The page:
Codeine and Children

Nov 25, 2013

By Trevor Shewfelt, Pharmacist at the Dauphin Clinic Pharmacy

What you dont know can eat you. This is the motto of the Zombie Research Society. They have useful articles on their website to prepare you for the Zombie Apocalypse. One article states a chainsaw is a poor choice of weapon to protect yourself from Zombies. A chainsaw can be difficult to start, especially under pressure. It needs to run on something like gas or electricity and during an apocalypse those will be hard to find. Finally a chainsaw is noisy. More noise attracts more Zombies. In the movie Zombieland, Woody Harrelsons character says Rule #1 to survive Zombie encounters is Cardio. The first to die are those who cant run away. Although you may be convinced the Zombie Apocalypse is not a likely threat, the folks at the Zombie Research Society would argue preparing with reliable Zombie knowledge is good for your health.


Back on June 6, 2013 Health Canada released a warning saying that pain and cough medications containing codeine are no longer recommended for children under the age of 12. Honestly I cant remember if I read that warning in June or not. If I did, it had no impact. Even when I went to a Telehealth presentation on the subject in October of 2013, I wasnt really interested. I just didnt think the subject applied to me. I really cant remember a single time I have ever dispensed a codeine product to a child. Not after a surgery, not for a bad cough, not ever as far as I can remember. Codeine and children just doesnt come up at the Dauphin Clinic Pharmacy. So I went to the video-conference talk just to get the credits I need to keep my license every year. It turns out the topic did apply to me. Apparently what you dont know can bite you in the butt.


Codeine is what we call a pro-drug. That means it doesnt do anything on its own. It has to be broken down into morphine first and the morphine does the pain killing. So what happens if something goes wrong with the enzymes that break down codeine into morphine? What happens if you are genetically predisposed to break down codeine into morphine really slowly or really quickly? That is really the crux of the whole issue.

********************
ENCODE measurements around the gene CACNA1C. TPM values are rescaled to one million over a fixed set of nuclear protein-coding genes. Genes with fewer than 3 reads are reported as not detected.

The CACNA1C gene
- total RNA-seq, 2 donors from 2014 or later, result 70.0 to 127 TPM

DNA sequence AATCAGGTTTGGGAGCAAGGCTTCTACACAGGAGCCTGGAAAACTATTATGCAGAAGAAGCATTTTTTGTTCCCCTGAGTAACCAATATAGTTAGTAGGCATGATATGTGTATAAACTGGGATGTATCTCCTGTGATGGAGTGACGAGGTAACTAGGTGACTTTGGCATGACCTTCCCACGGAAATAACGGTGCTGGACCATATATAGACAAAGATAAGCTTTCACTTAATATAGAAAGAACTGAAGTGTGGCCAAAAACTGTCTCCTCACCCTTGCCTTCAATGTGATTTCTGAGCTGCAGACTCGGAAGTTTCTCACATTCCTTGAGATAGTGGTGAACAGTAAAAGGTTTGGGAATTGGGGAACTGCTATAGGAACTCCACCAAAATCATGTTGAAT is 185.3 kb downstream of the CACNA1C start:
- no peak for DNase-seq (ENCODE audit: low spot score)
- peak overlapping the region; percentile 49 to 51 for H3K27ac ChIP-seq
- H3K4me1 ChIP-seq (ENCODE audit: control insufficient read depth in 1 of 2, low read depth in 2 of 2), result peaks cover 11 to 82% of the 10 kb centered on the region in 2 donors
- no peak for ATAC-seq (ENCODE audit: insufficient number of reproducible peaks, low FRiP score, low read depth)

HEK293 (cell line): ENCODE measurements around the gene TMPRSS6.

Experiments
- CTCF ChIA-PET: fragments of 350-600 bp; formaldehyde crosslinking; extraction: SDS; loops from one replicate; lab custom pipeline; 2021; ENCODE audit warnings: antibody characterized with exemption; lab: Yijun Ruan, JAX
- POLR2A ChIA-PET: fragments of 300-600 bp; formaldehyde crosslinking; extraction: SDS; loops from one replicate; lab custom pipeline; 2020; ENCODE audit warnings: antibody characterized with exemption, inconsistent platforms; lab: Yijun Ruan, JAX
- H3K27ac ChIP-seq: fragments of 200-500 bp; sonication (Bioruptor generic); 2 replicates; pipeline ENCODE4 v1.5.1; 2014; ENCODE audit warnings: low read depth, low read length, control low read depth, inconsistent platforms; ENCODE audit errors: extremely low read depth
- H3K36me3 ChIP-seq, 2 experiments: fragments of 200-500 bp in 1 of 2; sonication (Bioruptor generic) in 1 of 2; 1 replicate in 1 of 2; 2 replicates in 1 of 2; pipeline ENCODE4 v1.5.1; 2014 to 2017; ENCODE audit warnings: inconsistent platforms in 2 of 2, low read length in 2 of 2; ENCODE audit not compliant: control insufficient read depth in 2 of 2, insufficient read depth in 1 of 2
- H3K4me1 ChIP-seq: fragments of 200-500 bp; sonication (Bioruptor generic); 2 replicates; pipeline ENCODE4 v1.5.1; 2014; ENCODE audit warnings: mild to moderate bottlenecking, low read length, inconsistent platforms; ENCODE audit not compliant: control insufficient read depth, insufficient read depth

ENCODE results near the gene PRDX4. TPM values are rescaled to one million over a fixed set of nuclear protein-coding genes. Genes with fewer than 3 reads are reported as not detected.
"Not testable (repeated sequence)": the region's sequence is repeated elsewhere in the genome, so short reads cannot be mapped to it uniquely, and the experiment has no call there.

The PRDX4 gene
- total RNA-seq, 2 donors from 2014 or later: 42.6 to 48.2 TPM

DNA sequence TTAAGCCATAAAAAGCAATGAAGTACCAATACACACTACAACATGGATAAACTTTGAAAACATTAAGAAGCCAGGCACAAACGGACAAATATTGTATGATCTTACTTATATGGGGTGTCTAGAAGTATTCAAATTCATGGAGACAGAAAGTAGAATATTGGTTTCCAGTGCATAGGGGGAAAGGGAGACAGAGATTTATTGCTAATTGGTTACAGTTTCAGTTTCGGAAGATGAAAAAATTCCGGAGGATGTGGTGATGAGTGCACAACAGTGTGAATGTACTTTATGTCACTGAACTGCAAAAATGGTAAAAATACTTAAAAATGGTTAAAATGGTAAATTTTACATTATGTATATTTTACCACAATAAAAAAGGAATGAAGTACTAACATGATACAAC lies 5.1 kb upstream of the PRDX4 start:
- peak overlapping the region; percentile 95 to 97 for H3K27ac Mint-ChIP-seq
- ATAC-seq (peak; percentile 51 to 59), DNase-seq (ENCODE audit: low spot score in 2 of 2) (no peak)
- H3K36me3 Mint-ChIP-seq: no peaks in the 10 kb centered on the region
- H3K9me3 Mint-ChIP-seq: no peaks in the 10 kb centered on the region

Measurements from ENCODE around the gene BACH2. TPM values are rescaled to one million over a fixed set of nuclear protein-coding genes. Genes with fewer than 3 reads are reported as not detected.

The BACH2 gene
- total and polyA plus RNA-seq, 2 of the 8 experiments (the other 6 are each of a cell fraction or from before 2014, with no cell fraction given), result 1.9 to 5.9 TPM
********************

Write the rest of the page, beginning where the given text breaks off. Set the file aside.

We talk about slow metabolizers of codeine quite a bit in adult medicine. For example, we believe up to 1 in 10 of us dont convert codeine to morphine well enough for Tylenol #3 to work as a good pain killer. So just imagine that 1 in 10 people who have knee surgery could be sent home with Tylenol #3 for pain, but genetically they cant change codeine into morphine fast enough for the Tylenol #3 to be an effective pain killer. What I didnt realize was there was another genetic extreme. There are people who we call ultra- metabolizers of codeine. When they get a dose of codeine, their enzymes so full, completely and quickly change it to morphine that they get a larger dose of morphine than we expect. This doesnt really matter that much in adults. We might expect an ultra-metabolizer adult to have a little less pain, and be a little more drowsy on one dose of codeine than a normal codeine metabolizer. But when it comes to very young children who are ultra-metabolizers, the increased amount of morphine in their bodies can be enough to do damage.